Author: Jenn Necker, C Watch, Eckerd College ‘21/University of Rhode island
Several of S302 exploring some of the WWII ruins around Palmyra.
Unfortunately the military was not very considerate to the island. There was much left behind including old glass soda bottles making shoes a must.
Worse was the artificial causeway they built which pretty much fried the inner lagoon life.
6˚42’N x 158˚18’W
Weather and sail plan: Mostly cloudy dominated by cumulus clouds, wind 11-20kts, motor sailing east and north as the winds permit
Location : East and north of Palmyra, almost 870nm directly south of Oahu, leaving Kiribati waters later this evening when science will resume
There is nothing quite like bobbing in the open ocean to make you feel like the unfortunate inhabitants of a toy ship being plunged through the water by a young god unaware of their subjects. I feel much like a rubber duck in a swimming pool during playtime. We are all looking forward to turning north in an effort to escape the ITCZ and its wonderous rain which has thoroughly soaked us all throughout yesterday’s morning watch. Although the direction of the waves did make for a roller coaster of a ride on the head rigging when the jib’s sail tie came loose on evening watch the day before. Science has slowed down while we sail through Kiribati waters bringing a welcome reprieve as we all reacclimate to the rocking and rolling once more.
The sunny days of Palmyra have been replaced with wind and clouds as we resume our normal watch schedule and sleepy eyed meals. I am looking forward to the return of the stars once the clouds clear. While the stars of New Mexico are rather astonishing, they are put to utter shame when compared with the darkness of the open ocean. Many of us are making use of the ships library of constellations. I, however, am still content to just marvel at the sky.
Can you find the crab? There were plenty of ghost crabs skittering over the beach. Their burrows ranged in size with the best males having a large pile of sand out front of their homes.
Washing machines are a thing of the past. The newest and greatest is ocean battered clothing. No drier necessary. A bonus if it rains. Which reminds me, rain runoff makes for a fantastic water conservative shower, and the tropics are not short on rain. We took full advantage of the ship’s awning in Palmyra to rinse the salt from our many snorkeling adventures.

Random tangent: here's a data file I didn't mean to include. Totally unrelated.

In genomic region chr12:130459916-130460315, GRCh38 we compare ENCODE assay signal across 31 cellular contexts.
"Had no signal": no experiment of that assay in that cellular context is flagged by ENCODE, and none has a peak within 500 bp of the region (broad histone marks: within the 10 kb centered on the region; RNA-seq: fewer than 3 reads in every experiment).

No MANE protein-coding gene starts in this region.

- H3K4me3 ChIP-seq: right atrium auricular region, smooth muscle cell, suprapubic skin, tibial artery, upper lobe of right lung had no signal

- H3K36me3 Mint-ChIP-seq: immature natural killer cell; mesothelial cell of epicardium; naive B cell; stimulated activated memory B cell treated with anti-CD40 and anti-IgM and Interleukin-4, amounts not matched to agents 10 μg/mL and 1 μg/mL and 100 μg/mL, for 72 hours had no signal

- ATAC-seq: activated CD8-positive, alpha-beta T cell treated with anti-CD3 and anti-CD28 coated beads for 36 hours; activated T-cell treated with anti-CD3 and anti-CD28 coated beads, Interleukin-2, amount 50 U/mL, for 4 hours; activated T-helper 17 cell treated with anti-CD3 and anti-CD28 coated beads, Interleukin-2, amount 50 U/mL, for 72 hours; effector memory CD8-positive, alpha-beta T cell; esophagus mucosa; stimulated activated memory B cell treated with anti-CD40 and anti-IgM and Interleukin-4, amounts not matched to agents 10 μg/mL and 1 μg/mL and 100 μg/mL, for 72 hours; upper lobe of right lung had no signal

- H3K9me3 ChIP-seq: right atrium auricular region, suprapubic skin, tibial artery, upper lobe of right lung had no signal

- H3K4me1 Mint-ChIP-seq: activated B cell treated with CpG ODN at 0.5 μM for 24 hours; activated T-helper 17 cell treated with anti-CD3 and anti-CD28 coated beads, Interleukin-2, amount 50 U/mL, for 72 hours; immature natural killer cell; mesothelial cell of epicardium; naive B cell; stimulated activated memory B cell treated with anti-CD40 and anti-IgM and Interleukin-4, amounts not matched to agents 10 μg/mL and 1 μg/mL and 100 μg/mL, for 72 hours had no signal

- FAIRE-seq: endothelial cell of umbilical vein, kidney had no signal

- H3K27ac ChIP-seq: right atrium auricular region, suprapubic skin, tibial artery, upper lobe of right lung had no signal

This brings me to what has truly been on my mind the most since setting back out to sea. We eked out one last snorkeling trip before watching Palmyra fade from sight. As an avid scuba diver, I have constantly sought out the best places to see the underwater world. I have long wished to see the coral triangle for is massive biodiversity. While this is still a dream, Palmyra delivered in ways I never expected. We had one last surprise on our final snorkeling trip, coral stands of which the likeness I have never seen before. The sediment was carpeted in all sorts of corals. Many stretched longer than myself. The clear water hid nothing from view.
Although, I imagine the coral itself held many little critters within its fingers. It created a beautiful backdrop for a visit from a little black tipped reef shark. The excitement was evident on all our faces while we dried in the sun. Such an experience cannot be washed away in all the rain. It will follow us all the way home, and maybe even back to Palmyra someday.
Jenn Necker, C Watch, Eckerd College ‘21/University of Rhode island
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Author: Delphine Demaisy, C Watch, College of the Atlantic Ship's Log February 19, 2024Position: 38deg26.860'S ; 178deg33.080'EHeading: 215Speed: 6.9 knotsWeather: Today's weather was enjoyable with winds coming [...]